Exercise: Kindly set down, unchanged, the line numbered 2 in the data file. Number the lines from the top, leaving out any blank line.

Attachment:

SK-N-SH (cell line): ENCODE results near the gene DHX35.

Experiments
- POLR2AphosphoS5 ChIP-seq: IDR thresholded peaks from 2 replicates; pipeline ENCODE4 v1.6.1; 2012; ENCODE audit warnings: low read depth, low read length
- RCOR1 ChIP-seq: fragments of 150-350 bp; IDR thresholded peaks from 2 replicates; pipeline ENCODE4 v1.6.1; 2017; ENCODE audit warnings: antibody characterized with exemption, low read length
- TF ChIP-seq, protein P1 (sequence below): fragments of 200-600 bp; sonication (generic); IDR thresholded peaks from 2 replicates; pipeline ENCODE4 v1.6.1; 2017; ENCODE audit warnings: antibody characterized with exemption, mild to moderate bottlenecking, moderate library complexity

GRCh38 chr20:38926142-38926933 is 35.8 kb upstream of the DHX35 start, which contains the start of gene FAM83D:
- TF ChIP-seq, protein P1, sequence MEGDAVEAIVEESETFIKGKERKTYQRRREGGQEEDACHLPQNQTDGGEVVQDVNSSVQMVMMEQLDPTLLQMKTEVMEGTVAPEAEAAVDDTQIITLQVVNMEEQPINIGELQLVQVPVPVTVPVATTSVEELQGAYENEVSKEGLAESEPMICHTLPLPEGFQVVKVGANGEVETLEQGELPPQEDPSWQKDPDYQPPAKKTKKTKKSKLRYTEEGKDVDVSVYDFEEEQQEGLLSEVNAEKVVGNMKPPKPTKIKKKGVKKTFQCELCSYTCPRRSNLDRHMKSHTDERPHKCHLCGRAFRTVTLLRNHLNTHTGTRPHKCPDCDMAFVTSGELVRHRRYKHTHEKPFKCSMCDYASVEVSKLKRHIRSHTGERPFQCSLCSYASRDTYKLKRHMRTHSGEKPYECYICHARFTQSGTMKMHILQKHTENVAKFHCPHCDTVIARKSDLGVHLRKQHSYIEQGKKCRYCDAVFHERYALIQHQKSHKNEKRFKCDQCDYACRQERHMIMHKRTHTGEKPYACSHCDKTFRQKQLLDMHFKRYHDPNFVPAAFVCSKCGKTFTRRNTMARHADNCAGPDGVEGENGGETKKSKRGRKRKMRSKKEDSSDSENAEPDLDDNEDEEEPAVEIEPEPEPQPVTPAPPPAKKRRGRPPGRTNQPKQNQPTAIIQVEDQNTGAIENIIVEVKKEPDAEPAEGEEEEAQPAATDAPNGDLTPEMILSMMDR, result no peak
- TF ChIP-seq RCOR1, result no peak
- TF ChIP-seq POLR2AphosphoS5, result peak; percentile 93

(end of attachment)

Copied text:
Experiments